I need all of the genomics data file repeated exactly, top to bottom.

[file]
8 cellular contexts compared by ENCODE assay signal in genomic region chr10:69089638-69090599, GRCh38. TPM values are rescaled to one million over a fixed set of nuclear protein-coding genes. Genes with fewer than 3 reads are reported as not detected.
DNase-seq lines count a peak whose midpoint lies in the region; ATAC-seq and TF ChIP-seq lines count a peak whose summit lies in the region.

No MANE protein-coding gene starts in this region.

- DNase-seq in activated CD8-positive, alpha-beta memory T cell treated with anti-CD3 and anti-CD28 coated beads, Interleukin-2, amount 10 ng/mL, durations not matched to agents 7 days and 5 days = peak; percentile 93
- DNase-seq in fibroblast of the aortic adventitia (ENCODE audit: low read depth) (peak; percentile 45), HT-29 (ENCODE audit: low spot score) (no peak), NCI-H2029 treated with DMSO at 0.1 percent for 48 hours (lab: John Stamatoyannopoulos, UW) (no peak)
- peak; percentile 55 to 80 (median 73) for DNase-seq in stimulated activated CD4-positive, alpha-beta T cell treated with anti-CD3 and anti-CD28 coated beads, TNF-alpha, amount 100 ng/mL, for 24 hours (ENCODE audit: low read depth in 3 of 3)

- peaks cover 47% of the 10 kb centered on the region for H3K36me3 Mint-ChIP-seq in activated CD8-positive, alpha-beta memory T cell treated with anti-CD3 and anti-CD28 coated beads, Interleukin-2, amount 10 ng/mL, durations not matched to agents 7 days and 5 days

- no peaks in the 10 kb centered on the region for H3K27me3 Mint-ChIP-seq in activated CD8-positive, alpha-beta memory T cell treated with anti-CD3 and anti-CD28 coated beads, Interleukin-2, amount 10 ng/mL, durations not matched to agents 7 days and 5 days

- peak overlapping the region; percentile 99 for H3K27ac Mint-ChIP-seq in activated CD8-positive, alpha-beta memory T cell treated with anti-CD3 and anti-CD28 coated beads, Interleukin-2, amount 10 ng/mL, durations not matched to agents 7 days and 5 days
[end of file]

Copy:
8 cellular contexts compared by ENCODE assay signal in genomic region chr10:69089638-69090599, GRCh38. TPM values are rescaled to one million over a fixed set of nuclear protein-coding genes. Genes with fewer than 3 reads are reported as not detected.
DNase-seq lines count a peak whose midpoint lies in the region; ATAC-seq and TF ChIP-seq lines count a peak whose summit lies in the region.

No MANE protein-coding gene starts in this region.

- DNase-seq in activated CD8-positive, alpha-beta memory T cell treated with anti-CD3 and anti-CD28 coated beads, Interleukin-2, amount 10 ng/mL, durations not matched to agents 7 days and 5 days = peak; percentile 93
- DNase-seq in fibroblast of the aortic adventitia (ENCODE audit: low read depth) (peak; percentile 45), HT-29 (ENCODE audit: low spot score) (no peak), NCI-H2029 treated with DMSO at 0.1 percent for 48 hours (lab: John Stamatoyannopoulos, UW) (no peak)
- peak; percentile 55 to 80 (median 73) for DNase-seq in stimulated activated CD4-positive, alpha-beta T cell treated with anti-CD3 and anti-CD28 coated beads, TNF-alpha, amount 100 ng/mL, for 24 hours (ENCODE audit: low read depth in 3 of 3)

- peaks cover 47% of the 10 kb centered on the region for H3K36me3 Mint-ChIP-seq in activated CD8-positive, alpha-beta memory T cell treated with anti-CD3 and anti-CD28 coated beads, Interleukin-2, amount 10 ng/mL, durations not matched to agents 7 days and 5 days

- no peaks in the 10 kb centered on the region for H3K27me3 Mint-ChIP-seq in activated CD8-positive, alpha-beta memory T cell treated with anti-CD3 and anti-CD28 coated beads, Interleukin-2, amount 10 ng/mL, durations not matched to agents 7 days and 5 days

- peak overlapping the region; percentile 99 for H3K27ac Mint-ChIP-seq in activated CD8-positive, alpha-beta memory T cell treated with anti-CD3 and anti-CD28 coated beads, Interleukin-2, amount 10 ng/mL, durations not matched to agents 7 days and 5 days